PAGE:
What do you do when you find out that someone is trying to patent your idea and claim it as their own? It’s a question that no one should ever have to face. But as ideas spread faster than ever, through online communities, open-source research, or even crowdfunding campaigns, opportunists with an eye towards profit have myriad chances to snatch up original inventions and put them behind lock and key using US patent law. Inventor Jie Qi found herself facing this exact situation when an individual who had previously backed one of her crowdfunded projects filed a patent on her research.
The bad news is that the US Patent Office did issue the patent. The good news is that the patent-holder never sued Chibitronics, and Jie is optimistic that even if a legal battle came up, it would be easily won by her side because of ample “prior art.” (That’s evidence that she and her collaborator, not the patent-holder, came up with paper circuits). “I learned that even if something starts within the warm and fuzzy nest of open source, it may not stay there,” Jie wrote of the rollercoaster experience. “So it’s worth noting—especially you open makers out there—that as your creations grow in scale and reach new communities, be aware that you may start running into similar situations around patents.”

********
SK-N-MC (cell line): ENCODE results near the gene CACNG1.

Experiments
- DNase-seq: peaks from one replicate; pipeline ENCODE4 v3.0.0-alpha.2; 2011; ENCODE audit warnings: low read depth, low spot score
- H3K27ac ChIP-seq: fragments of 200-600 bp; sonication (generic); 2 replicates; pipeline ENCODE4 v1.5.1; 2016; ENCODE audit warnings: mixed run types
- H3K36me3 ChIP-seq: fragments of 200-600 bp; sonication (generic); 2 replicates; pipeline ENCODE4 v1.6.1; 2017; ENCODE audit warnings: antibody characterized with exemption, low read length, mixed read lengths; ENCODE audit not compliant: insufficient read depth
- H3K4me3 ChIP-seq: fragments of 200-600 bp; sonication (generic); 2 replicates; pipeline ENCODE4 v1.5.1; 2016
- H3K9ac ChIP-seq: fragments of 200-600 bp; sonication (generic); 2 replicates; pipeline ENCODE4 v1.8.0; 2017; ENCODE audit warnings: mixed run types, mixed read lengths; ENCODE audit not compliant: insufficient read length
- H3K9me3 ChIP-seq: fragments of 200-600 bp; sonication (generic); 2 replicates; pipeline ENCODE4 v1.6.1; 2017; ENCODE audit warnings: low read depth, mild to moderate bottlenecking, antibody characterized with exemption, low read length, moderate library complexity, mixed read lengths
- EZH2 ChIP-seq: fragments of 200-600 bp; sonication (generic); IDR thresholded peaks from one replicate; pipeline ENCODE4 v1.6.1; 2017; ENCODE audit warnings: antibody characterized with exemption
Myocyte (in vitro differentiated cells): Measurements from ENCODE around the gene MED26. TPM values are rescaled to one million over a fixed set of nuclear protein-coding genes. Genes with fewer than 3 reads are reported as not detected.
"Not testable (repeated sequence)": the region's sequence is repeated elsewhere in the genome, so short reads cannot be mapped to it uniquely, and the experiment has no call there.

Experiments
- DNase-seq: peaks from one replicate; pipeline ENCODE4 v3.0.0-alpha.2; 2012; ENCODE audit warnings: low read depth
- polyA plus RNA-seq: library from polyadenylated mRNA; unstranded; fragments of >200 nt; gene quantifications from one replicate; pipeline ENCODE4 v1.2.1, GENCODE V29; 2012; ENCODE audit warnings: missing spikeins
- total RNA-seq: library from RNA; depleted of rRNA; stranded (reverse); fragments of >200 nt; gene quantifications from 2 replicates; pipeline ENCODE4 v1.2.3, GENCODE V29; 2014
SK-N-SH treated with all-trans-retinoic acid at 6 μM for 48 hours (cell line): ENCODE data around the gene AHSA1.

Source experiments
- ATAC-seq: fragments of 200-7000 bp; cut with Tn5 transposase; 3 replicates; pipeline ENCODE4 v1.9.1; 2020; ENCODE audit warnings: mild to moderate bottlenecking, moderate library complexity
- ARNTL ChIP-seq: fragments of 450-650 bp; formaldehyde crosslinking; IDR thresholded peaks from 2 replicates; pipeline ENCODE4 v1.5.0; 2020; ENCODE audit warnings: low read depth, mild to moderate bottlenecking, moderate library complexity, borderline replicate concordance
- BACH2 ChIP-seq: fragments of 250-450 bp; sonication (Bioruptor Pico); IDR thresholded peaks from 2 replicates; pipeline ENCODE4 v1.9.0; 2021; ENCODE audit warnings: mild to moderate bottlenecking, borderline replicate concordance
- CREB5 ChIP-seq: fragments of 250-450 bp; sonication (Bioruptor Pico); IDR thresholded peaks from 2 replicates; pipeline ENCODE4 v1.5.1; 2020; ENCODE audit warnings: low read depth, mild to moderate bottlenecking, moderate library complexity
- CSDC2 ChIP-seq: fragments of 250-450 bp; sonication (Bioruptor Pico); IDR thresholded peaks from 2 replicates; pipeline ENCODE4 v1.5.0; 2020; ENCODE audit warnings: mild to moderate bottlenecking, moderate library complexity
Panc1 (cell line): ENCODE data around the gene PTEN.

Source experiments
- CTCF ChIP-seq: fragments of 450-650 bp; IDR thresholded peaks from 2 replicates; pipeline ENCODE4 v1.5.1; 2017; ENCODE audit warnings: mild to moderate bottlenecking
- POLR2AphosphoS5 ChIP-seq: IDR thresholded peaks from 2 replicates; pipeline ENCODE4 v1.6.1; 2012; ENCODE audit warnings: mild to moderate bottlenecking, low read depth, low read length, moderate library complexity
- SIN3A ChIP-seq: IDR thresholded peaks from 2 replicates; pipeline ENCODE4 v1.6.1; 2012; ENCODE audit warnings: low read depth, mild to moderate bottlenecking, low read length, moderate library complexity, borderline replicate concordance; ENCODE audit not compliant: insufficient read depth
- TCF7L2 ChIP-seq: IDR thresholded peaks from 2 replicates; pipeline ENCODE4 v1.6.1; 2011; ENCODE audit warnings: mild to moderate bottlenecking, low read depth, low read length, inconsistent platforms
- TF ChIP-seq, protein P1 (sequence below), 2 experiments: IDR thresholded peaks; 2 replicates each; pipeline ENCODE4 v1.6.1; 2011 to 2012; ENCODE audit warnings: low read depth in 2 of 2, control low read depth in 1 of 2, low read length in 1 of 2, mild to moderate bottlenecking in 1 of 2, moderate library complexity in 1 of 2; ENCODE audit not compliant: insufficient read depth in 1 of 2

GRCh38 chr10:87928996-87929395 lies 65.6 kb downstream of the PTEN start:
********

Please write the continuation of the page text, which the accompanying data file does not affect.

To help others who might find themselves in the same situation, Jie launched a website called Patent Pandas to share her story and additional resources. Patent Pandas has a helpful resources section with a table of contents including articles like “What Is a Patent?” all featuring friendly panda illustrations by Jie’s younger sister, May Qi.
They chose cute pandas intentionally, to help demystify the sometimes confusing and scary realm of patent law. Jie worked to develop the content for Patent Pandas in conjunction with experts and reviewers from various law clinics, and provided a list of pro bono resources.
Instead of responding to the patent trolls who came for her work by avoiding future open-source projects, she continues to share her work openly and speak publicly about her experiences, including how people banded together to support her. “It was really amazing how many people were excited to help,” she said at the conclusion of her Patent Pandas launch talk at the MIT Media Lab.
She’s now asking others to share their own patent stories on Patent Pandas and shine a light on this issue. By turning her month from hell into a teachable moment, Jie is helping makers everywhere and taking a stand against those who might seek to sweep the innovations of the commons into their own pocketbooks.